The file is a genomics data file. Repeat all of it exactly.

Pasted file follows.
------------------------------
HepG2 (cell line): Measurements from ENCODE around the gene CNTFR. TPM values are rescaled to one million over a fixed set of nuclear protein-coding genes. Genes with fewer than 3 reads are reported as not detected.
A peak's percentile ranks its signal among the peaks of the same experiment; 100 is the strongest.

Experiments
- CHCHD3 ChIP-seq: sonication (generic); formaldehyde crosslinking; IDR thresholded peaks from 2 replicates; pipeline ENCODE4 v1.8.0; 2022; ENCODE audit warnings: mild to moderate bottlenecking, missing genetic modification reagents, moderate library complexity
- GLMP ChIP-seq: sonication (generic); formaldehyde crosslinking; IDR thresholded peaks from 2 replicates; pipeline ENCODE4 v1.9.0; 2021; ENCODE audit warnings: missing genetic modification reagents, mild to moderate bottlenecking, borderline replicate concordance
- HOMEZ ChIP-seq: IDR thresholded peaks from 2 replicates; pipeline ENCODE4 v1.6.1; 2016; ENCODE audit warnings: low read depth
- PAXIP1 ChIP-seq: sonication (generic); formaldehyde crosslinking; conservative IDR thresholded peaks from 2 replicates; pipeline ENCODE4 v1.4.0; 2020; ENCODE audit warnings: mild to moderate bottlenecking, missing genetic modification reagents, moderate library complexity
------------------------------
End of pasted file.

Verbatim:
HepG2 (cell line): Measurements from ENCODE around the gene CNTFR. TPM values are rescaled to one million over a fixed set of nuclear protein-coding genes. Genes with fewer than 3 reads are reported as not detected.
A peak's percentile ranks its signal among the peaks of the same experiment; 100 is the strongest.

Experiments
- CHCHD3 ChIP-seq: sonication (generic); formaldehyde crosslinking; IDR thresholded peaks from 2 replicates; pipeline ENCODE4 v1.8.0; 2022; ENCODE audit warnings: mild to moderate bottlenecking, missing genetic modification reagents, moderate library complexity
- GLMP ChIP-seq: sonication (generic); formaldehyde crosslinking; IDR thresholded peaks from 2 replicates; pipeline ENCODE4 v1.9.0; 2021; ENCODE audit warnings: missing genetic modification reagents, mild to moderate bottlenecking, borderline replicate concordance
- HOMEZ ChIP-seq: IDR thresholded peaks from 2 replicates; pipeline ENCODE4 v1.6.1; 2016; ENCODE audit warnings: low read depth
- PAXIP1 ChIP-seq: sonication (generic); formaldehyde crosslinking; conservative IDR thresholded peaks from 2 replicates; pipeline ENCODE4 v1.4.0; 2020; ENCODE audit warnings: mild to moderate bottlenecking, missing genetic modification reagents, moderate library complexity